Pre-hijacked accounts: An Empirical Study of Security Failures in User Account Creation on the Web


Avinash Sudhodanan, Independent Researcher; Andrew Paverd, Microsoft Security Response Center


The ubiquity of user accounts in websites and online services makes account hijacking a serious security concern. Although previous research has studied various techniques through which an attacker can gain access to a victim's account, relatively little attention has been directed towards the process of account creation. The current trend towards federated authentication (e.g., Single Sign-On) adds an additional layer of complexity because many services now support both the classic approach in which the user directly sets a password, and the federated approach in which the user authenticates via an identity provider.

Inspired by previous work on preemptive account hijacking [Ghasemisharif et al., USENIX SEC 2018], we show that there exists a whole class of account pre-hijacking attacks. The distinctive feature of these attacks is that the attacker performs some action before the victim creates an account, which makes it trivial for the attacker to gain access after the victim has created/recovered the account. Assuming a realistic attacker who knows only the victim's email address, we identify and discuss five different types of account pre-hijacking attacks.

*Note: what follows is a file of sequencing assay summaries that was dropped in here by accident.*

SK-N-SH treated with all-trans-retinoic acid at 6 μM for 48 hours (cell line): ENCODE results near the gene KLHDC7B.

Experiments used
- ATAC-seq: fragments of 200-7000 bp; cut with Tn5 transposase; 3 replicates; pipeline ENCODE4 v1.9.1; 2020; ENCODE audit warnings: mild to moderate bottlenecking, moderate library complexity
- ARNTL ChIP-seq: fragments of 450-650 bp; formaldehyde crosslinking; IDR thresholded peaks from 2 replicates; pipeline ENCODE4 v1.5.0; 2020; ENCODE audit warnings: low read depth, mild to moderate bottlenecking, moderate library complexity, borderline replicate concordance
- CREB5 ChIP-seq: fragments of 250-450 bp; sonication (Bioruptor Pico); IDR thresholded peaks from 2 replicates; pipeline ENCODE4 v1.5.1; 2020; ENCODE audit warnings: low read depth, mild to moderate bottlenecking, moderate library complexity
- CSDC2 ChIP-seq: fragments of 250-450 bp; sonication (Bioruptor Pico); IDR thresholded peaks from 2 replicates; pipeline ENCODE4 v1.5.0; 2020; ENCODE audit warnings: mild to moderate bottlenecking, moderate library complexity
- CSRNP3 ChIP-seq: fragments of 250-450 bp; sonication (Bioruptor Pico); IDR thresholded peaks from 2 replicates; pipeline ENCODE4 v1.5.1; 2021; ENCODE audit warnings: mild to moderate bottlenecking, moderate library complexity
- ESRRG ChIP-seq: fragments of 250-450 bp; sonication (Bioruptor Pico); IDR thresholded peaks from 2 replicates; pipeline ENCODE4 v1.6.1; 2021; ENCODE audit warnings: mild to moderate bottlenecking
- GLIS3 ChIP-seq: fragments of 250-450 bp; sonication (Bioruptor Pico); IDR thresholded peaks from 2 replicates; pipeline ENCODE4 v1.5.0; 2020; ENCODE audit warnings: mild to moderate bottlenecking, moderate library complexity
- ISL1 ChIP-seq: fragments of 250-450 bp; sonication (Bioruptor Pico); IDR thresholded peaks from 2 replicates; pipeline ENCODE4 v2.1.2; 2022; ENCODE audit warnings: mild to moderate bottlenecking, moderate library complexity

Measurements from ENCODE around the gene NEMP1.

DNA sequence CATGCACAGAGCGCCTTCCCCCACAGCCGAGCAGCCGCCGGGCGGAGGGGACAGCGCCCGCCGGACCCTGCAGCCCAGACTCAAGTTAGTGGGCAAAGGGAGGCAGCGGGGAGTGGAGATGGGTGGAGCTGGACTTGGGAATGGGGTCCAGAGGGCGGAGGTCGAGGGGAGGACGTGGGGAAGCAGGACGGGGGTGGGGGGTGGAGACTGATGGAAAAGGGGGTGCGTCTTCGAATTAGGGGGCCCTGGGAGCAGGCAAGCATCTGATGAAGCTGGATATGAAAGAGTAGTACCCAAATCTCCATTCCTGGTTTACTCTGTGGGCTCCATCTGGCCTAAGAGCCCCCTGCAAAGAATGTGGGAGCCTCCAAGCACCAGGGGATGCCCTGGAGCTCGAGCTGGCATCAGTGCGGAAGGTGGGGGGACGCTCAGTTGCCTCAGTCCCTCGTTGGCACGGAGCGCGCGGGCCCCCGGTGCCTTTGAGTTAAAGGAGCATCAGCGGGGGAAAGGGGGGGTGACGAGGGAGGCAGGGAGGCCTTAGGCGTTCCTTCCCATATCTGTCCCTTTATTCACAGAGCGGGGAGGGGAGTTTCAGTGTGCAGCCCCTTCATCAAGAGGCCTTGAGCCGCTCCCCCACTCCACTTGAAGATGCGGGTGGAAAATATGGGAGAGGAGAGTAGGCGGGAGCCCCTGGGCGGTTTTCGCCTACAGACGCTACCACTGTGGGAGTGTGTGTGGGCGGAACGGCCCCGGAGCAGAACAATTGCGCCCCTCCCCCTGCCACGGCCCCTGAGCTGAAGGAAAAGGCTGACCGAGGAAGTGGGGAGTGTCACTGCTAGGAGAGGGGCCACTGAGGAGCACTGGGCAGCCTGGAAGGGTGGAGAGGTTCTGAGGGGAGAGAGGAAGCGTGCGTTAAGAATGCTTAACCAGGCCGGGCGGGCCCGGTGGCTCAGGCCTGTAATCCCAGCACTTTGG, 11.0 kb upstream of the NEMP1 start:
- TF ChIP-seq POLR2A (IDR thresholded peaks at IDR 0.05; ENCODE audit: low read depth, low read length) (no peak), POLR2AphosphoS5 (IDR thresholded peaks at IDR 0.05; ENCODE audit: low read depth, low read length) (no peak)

To ascertain the prevalence of such vulnerabilities in the wild, we analyzed 75 popular services and found that at least 35 of these were vulnerable to one or more account pre-hijacking attacks. Whilst some of these may be noticed by attentive users, others were completely undetectable from the victim's perspective. Finally, we investigated the root cause of these vulnerabilities and present a set of security requirements to prevent such vulnerabilities arising in future.

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@inproceedings {281384,
author = {Avinash Sudhodanan and Andrew Paverd},
title = {Pre-hijacked accounts: An Empirical Study of Security Failures in User Account Creation on the Web},
booktitle = {31st USENIX Security Symposium (USENIX Security 22)},
year = {2022},
isbn = {978-1-939133-31-1},
address = {Boston, MA},
pages = {1795--1812},
url = {},
publisher = {USENIX Association},
month = aug

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